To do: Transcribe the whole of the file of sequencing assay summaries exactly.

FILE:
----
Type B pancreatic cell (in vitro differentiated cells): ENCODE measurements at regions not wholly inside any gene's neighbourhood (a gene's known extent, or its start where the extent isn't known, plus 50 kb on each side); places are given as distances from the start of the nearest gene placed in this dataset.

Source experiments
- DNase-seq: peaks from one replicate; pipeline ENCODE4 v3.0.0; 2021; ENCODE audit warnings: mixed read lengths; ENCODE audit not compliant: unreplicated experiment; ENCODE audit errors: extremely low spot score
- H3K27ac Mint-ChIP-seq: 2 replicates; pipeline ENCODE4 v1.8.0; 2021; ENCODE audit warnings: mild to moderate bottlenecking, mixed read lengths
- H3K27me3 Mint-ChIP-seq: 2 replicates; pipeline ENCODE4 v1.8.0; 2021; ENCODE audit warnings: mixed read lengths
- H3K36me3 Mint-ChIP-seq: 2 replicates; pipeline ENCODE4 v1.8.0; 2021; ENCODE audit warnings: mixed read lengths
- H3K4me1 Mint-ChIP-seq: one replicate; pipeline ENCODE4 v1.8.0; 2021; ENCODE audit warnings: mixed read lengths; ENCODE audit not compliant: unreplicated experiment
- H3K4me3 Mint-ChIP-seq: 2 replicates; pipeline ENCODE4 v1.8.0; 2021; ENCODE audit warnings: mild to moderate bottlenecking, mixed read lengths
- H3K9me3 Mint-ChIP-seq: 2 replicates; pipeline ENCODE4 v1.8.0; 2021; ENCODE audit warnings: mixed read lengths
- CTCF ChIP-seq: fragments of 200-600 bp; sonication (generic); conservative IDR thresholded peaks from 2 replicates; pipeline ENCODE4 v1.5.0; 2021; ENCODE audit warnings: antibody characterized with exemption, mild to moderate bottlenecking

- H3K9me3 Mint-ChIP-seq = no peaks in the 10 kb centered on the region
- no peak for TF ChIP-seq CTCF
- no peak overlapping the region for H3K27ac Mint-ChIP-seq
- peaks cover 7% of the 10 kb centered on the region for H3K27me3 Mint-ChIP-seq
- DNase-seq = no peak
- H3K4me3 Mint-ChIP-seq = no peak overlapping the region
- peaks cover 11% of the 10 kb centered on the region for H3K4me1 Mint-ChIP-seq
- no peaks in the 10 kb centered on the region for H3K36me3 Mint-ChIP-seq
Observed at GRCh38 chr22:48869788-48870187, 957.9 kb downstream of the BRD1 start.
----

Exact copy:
Type B pancreatic cell (in vitro differentiated cells): ENCODE measurements at regions not wholly inside any gene's neighbourhood (a gene's known extent, or its start where the extent isn't known, plus 50 kb on each side); places are given as distances from the start of the nearest gene placed in this dataset.

Source experiments
- DNase-seq: peaks from one replicate; pipeline ENCODE4 v3.0.0; 2021; ENCODE audit warnings: mixed read lengths; ENCODE audit not compliant: unreplicated experiment; ENCODE audit errors: extremely low spot score
- H3K27ac Mint-ChIP-seq: 2 replicates; pipeline ENCODE4 v1.8.0; 2021; ENCODE audit warnings: mild to moderate bottlenecking, mixed read lengths
- H3K27me3 Mint-ChIP-seq: 2 replicates; pipeline ENCODE4 v1.8.0; 2021; ENCODE audit warnings: mixed read lengths
- H3K36me3 Mint-ChIP-seq: 2 replicates; pipeline ENCODE4 v1.8.0; 2021; ENCODE audit warnings: mixed read lengths
- H3K4me1 Mint-ChIP-seq: one replicate; pipeline ENCODE4 v1.8.0; 2021; ENCODE audit warnings: mixed read lengths; ENCODE audit not compliant: unreplicated experiment
- H3K4me3 Mint-ChIP-seq: 2 replicates; pipeline ENCODE4 v1.8.0; 2021; ENCODE audit warnings: mild to moderate bottlenecking, mixed read lengths
- H3K9me3 Mint-ChIP-seq: 2 replicates; pipeline ENCODE4 v1.8.0; 2021; ENCODE audit warnings: mixed read lengths
- CTCF ChIP-seq: fragments of 200-600 bp; sonication (generic); conservative IDR thresholded peaks from 2 replicates; pipeline ENCODE4 v1.5.0; 2021; ENCODE audit warnings: antibody characterized with exemption, mild to moderate bottlenecking

- H3K9me3 Mint-ChIP-seq = no peaks in the 10 kb centered on the region
- no peak for TF ChIP-seq CTCF
- no peak overlapping the region for H3K27ac Mint-ChIP-seq
- peaks cover 7% of the 10 kb centered on the region for H3K27me3 Mint-ChIP-seq
- DNase-seq = no peak
- H3K4me3 Mint-ChIP-seq = no peak overlapping the region
- peaks cover 11% of the 10 kb centered on the region for H3K4me1 Mint-ChIP-seq
- no peaks in the 10 kb centered on the region for H3K36me3 Mint-ChIP-seq
Observed at GRCh38 chr22:48869788-48870187, 957.9 kb downstream of the BRD1 start.